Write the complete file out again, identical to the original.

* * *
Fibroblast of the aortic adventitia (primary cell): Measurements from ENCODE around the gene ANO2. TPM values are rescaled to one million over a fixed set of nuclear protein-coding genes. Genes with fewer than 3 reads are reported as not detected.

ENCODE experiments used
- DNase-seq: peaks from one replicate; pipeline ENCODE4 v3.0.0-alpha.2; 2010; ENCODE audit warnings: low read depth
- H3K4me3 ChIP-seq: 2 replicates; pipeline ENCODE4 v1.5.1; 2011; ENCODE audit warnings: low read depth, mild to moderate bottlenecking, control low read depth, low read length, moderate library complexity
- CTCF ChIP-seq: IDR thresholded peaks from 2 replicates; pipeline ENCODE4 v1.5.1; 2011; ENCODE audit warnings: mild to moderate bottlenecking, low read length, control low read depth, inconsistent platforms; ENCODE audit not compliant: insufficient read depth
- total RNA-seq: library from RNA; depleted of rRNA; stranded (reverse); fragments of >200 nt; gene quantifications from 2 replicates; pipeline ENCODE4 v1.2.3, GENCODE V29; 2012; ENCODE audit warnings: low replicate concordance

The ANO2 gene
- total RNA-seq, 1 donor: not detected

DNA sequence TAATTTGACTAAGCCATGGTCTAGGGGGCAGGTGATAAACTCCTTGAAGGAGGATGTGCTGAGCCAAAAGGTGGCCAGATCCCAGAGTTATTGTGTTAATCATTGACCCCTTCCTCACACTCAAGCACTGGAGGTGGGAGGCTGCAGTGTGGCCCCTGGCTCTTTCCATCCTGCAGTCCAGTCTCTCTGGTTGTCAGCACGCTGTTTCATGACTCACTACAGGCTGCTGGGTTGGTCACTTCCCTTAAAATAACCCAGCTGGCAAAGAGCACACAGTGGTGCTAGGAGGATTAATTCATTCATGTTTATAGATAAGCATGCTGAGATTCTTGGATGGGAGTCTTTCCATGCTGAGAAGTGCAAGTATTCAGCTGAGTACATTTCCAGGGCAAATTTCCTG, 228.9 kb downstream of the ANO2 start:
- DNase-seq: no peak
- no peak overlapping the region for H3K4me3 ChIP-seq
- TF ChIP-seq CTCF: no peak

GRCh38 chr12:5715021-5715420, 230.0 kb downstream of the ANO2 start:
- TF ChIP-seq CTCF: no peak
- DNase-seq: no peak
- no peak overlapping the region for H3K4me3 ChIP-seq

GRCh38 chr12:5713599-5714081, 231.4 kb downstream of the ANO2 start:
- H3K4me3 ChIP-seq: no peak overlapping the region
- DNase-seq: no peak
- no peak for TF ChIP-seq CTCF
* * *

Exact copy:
Fibroblast of the aortic adventitia (primary cell): Measurements from ENCODE around the gene ANO2. TPM values are rescaled to one million over a fixed set of nuclear protein-coding genes. Genes with fewer than 3 reads are reported as not detected.

ENCODE experiments used
- DNase-seq: peaks from one replicate; pipeline ENCODE4 v3.0.0-alpha.2; 2010; ENCODE audit warnings: low read depth
- H3K4me3 ChIP-seq: 2 replicates; pipeline ENCODE4 v1.5.1; 2011; ENCODE audit warnings: low read depth, mild to moderate bottlenecking, control low read depth, low read length, moderate library complexity
- CTCF ChIP-seq: IDR thresholded peaks from 2 replicates; pipeline ENCODE4 v1.5.1; 2011; ENCODE audit warnings: mild to moderate bottlenecking, low read length, control low read depth, inconsistent platforms; ENCODE audit not compliant: insufficient read depth
- total RNA-seq: library from RNA; depleted of rRNA; stranded (reverse); fragments of >200 nt; gene quantifications from 2 replicates; pipeline ENCODE4 v1.2.3, GENCODE V29; 2012; ENCODE audit warnings: low replicate concordance

The ANO2 gene
- total RNA-seq, 1 donor: not detected

DNA sequence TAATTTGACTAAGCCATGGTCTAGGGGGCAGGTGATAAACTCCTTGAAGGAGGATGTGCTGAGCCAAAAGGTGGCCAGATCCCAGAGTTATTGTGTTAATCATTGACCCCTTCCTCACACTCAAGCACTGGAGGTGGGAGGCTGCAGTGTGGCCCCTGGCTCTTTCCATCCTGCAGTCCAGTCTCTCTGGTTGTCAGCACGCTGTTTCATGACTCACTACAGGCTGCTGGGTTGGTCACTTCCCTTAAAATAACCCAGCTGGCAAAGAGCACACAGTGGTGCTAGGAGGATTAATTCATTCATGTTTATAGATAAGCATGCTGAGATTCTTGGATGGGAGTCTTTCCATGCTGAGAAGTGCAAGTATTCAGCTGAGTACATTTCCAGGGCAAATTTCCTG, 228.9 kb downstream of the ANO2 start:
- DNase-seq: no peak
- no peak overlapping the region for H3K4me3 ChIP-seq
- TF ChIP-seq CTCF: no peak

GRCh38 chr12:5715021-5715420, 230.0 kb downstream of the ANO2 start:
- TF ChIP-seq CTCF: no peak
- DNase-seq: no peak
- no peak overlapping the region for H3K4me3 ChIP-seq

GRCh38 chr12:5713599-5714081, 231.4 kb downstream of the ANO2 start:
- H3K4me3 ChIP-seq: no peak overlapping the region
- DNase-seq: no peak
- no peak for TF ChIP-seq CTCF